Socialism-just misunderstood

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Socialism-just misunderstood

Jacob Tutterow, Opinions Editor

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Republicans came up with a new favorite buzzword during the 2016 election cycle, designed to scare the average American back into the Red Scare mindset—Socialism. Ever since Vermont Senator Bernie Sanders decided to run for president in 2015, Americans became exposed to a different idea of government—Democratic Socialism (as Sanders famously titled himself a democratic socialist). This triggered lots of armchair economists to attack his ideas of universal healthcare, free college, and closing the wealth gap. But people on the right end of the political spectrum completely missed the mark with what socialism means, and what it means for America if more people start to govern with this ideology.

Right-wingers often equate socialistic policy with Communism, bringing back faint American memories of the evils of the Soviet Union and Mao Zedong in China. They often go as far as to place people like Bernie Sanders or recent Democratic nominee for Georgia Governor Stacey Abrams on imagery that paints them as Communist leaders. Not only does this message directly simplify the idea of socialism, it provides dangerous misinformation for the American people on what socialism means and can do for the country. Socialism, in the modern and European sense, essentially lets a government focus on providing a safety net and basic income to its citizens.

Socialism does not call for the removal of money from society. Or the creation of income classes. Or development of a one party system. Rather, it removes the corrupt influence capitalism can have on society and the people of a country. The socialists of the modern age, while some may want to completely dismantle the institution of capitalism in society, most only want the best for the people and give the necessary outlet from capitalistic influences.

Where right-wingers and Republicans see the world with increasing hate and intolerance towards immigrants, those in poverty, and those with a dissenting opinion of capitalism, socialists try to meet issues with compassion and understanding before hate. The radicalism on the right side produced the more radical side of the left, and with the rapid dehumanization from Republican officials such as Donald Trump or Ted Cruz obviously does not resonate with all people. The social change socialists see as necessary comes from this immense hate, and adopting the philosophies of successful European countries such as Norway or Denmark can provide a vessel to putting America back on track and help to heal the past wounds of racism and oppression of the lower classes.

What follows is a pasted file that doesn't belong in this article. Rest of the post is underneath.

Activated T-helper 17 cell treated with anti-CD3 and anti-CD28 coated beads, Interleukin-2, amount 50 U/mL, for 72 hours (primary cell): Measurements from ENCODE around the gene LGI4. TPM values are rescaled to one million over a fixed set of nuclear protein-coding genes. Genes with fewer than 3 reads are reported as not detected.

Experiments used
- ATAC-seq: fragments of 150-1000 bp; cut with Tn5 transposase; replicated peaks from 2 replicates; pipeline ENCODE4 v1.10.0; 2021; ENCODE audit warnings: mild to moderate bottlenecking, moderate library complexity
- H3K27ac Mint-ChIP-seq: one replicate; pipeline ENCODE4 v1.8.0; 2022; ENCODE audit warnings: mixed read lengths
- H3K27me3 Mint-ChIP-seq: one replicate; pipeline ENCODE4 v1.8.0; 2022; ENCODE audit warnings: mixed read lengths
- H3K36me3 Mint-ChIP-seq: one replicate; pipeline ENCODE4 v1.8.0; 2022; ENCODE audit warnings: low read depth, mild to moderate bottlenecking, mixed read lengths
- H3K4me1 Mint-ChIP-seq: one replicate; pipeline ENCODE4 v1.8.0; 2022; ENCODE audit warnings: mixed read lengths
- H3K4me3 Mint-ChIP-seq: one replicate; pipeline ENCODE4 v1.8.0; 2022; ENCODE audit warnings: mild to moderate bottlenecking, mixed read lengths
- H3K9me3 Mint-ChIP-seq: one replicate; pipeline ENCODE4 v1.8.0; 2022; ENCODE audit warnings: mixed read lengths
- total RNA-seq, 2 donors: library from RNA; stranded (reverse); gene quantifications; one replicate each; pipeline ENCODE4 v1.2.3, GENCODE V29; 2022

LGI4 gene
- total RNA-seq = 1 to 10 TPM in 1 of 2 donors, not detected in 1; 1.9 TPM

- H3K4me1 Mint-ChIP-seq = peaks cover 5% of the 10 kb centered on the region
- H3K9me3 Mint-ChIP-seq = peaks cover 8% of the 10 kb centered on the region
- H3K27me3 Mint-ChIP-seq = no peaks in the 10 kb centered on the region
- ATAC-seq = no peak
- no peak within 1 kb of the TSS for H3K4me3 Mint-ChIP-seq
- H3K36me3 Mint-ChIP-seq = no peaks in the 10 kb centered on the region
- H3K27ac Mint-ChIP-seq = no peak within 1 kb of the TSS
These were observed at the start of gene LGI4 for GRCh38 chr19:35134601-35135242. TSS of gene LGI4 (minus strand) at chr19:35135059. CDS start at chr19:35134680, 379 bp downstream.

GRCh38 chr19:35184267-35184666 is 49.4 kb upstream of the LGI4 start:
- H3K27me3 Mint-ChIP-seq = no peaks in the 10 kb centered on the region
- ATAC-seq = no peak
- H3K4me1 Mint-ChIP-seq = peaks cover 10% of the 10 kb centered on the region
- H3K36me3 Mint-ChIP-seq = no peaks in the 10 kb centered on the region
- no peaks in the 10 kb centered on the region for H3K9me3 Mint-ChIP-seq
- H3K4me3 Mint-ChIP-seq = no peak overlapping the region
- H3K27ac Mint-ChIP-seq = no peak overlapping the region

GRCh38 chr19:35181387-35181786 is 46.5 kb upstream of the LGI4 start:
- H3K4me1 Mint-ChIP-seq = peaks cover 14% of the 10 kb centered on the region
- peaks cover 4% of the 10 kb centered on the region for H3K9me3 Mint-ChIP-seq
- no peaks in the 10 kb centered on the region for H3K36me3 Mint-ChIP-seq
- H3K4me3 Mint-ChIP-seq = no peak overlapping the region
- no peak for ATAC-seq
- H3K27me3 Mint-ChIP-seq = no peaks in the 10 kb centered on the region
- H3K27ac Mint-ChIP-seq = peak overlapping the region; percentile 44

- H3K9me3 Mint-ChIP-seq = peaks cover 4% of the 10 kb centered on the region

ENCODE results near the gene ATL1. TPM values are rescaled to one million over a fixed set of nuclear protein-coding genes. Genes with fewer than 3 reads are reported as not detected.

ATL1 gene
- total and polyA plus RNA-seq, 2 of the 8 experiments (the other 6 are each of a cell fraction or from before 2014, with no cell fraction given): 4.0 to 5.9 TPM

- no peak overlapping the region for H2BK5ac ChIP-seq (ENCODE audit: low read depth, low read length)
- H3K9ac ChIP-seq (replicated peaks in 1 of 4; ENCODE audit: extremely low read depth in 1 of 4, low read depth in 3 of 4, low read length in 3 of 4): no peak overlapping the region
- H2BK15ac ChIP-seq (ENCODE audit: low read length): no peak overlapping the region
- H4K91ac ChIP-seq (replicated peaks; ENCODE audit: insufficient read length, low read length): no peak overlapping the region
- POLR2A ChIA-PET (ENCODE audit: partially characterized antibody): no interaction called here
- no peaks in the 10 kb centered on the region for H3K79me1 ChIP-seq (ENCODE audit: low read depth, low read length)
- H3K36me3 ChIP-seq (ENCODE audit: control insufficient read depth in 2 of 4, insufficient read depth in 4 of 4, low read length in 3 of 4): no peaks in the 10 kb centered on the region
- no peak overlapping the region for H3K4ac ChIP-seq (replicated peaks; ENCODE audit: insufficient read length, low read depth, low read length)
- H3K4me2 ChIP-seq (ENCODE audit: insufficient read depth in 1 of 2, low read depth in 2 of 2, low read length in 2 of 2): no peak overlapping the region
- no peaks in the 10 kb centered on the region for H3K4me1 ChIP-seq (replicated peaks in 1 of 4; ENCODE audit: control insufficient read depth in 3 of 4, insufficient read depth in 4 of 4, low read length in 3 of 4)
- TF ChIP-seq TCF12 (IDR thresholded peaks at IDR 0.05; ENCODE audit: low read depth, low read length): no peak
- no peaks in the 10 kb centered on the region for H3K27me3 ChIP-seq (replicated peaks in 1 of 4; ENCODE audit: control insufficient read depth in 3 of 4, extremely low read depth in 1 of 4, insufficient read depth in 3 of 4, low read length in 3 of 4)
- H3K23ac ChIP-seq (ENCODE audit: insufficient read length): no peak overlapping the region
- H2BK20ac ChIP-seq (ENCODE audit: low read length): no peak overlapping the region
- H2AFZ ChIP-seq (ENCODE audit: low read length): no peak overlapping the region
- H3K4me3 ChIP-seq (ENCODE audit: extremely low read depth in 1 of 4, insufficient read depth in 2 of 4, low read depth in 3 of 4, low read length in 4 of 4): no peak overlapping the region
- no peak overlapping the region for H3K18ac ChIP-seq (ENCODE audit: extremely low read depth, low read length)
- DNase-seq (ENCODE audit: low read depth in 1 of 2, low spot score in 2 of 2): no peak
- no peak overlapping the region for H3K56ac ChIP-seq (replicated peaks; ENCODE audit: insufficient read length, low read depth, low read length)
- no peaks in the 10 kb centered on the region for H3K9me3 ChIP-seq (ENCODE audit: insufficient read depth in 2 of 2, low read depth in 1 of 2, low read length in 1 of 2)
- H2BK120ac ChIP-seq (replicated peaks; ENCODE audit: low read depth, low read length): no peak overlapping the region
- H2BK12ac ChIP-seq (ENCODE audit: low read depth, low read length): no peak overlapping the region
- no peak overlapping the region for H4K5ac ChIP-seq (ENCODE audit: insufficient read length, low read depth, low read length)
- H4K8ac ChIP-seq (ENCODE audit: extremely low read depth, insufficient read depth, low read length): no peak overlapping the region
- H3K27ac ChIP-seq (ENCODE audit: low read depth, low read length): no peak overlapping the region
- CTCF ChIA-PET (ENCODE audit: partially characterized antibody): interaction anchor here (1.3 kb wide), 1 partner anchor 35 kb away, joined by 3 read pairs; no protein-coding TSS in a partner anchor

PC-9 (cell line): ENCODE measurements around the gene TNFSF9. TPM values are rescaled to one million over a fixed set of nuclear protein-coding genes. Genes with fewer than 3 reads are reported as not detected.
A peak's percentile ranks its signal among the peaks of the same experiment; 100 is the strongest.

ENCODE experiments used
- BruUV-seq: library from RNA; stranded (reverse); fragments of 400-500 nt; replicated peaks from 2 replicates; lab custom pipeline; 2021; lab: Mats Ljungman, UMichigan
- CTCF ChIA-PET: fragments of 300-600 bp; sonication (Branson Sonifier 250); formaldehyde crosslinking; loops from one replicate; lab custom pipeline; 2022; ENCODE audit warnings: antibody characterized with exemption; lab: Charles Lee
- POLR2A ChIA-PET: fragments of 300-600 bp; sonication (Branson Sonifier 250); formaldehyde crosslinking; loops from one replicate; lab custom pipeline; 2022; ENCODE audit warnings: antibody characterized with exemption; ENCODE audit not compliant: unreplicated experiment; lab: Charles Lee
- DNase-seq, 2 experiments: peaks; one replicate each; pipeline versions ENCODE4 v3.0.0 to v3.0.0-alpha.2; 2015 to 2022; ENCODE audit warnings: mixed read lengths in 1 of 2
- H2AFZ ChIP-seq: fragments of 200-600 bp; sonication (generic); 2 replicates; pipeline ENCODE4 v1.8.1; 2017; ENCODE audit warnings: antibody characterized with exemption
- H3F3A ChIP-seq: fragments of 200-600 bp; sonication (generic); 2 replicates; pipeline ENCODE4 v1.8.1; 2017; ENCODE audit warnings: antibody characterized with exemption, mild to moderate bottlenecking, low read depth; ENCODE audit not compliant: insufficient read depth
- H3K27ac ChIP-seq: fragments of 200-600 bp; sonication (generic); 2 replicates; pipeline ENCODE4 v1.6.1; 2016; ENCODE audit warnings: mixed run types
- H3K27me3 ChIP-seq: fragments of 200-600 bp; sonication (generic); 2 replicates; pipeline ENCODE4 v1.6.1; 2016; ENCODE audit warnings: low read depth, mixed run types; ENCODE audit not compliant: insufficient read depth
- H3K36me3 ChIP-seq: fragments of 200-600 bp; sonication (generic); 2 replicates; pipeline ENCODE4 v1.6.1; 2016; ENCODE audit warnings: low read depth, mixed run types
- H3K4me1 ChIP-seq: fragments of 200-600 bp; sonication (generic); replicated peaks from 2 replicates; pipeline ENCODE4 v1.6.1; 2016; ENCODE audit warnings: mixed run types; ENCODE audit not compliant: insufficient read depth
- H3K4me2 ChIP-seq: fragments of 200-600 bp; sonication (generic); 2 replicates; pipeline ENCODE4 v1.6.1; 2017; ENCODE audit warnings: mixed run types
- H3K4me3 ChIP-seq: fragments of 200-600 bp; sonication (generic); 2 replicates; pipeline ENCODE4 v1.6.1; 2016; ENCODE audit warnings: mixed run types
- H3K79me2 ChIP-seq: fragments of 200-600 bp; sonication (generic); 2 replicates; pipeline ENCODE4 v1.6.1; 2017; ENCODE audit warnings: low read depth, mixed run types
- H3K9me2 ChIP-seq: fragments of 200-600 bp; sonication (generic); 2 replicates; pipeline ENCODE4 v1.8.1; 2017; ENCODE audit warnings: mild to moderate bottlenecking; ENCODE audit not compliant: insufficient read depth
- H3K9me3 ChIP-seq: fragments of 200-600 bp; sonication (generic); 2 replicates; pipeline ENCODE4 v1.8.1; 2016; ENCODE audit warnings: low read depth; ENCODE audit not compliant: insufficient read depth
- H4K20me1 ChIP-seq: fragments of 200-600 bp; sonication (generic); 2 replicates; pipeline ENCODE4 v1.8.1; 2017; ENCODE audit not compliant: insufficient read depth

Nobody wants a Venezuelan-style meltdown of our economy, and that will not happen in the United States, regardless if we adopt a socialist president or not. Venezuela, one of the several countries in Latin America that elected socialist leaders, fell because of corruption and anti-intellectualism in the government, which can make socialism dangerous.

Capitalism, in all honesty, produces more tyrants and more pain than socialism could in America. The way American philosophy works, a situation where someone like Joseph Stalin comes to power would take some incredible circumstances. Helping citizens rise from poverty and not starve does not equate to people feeding off the system or leeching on the taxpayer. While all systems can form inefficiencies, socialism can mean many good things for America in general. Right-wingers may want to say that socialism means the death of America as citizens know it, but that simply only comes from a party deepy terrified of the new generation and losing power in government, and wants to feed on America’s fears with propaganda against the left.

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